What did Sepsiss set out to do musically, and what fanbase did you expect to appeal to?
Our goal has always been to take over the world right from the start. We weren't very good when we first started out, but we've always had the dream and Sepsiss has grown into a complete monster since then. At first we imagined we would get a lot of hardcore and heavy metal fans moshing to our sound, but it's actually become so much more then that since the early days. Now we get fans from all over, including but not limited to hip-hop, r&b, country, and even pop fans. They all came together and there's a place for everyone in our music.

Who were the most inspirational bands for you and Savant when Sepsiss formed?
The bands that inspired us the most when Sepsiss started were Asking Alexandria, Avenged Sevenfold, Evanescence, Axxis, Halestorm, Metallica, Motley Crue, Dragonforce, Epica, Pantera, and so many more.

Why were there so many changes in lineup? How close is your present lineup to the vision you and Savant had?
The band went through so many members that just couldn't hack it. We've been through guitar players, bassists, keyboard players, and most of all... drummers. They've either quit on us, been fired, or simply couldn't keep up with the kind of work ethic this band requires. Our current lineup, however, is everything we've always wanted it to be. We've got all the right personalities and most of all we've got the skill-sets for the job.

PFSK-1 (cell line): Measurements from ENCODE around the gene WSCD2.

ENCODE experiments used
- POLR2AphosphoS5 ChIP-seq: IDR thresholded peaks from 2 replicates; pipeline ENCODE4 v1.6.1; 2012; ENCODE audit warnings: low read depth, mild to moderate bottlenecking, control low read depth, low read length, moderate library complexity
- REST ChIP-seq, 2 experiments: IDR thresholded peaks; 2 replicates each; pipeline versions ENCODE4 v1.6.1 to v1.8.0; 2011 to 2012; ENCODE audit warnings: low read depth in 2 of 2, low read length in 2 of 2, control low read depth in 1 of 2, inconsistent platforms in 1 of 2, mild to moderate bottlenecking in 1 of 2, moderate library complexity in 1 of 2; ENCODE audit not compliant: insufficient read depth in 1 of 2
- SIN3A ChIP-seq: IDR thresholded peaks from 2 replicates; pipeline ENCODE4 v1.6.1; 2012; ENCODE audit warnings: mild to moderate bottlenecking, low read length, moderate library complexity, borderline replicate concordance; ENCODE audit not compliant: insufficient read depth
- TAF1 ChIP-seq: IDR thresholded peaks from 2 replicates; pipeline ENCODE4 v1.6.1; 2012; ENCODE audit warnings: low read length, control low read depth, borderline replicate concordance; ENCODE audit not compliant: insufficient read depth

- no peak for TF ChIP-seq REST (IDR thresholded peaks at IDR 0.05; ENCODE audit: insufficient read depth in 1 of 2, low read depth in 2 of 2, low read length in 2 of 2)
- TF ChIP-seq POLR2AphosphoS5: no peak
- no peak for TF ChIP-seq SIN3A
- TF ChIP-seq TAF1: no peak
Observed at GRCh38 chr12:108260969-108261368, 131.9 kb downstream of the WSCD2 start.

Who is working with you in the band now? Were they previously in other bands? If so, how does their experience help?
Our current line up are pretty solid musicians. Cam and Johnny (guitar and bass) come from traditional metal and rock backgrounds, both having other projects before this one. Mr. Goodbarz (Tim) is our keyboard player. Both he and William come from urban music and underground hip hop production. Most of our compositions’ blue prints are generated by William, being the oldest has a lot of theory education.

What makes Sepsiss’ influences unique to extreme metal? In what ways does the music written by your current lineup differ from that of past lineups?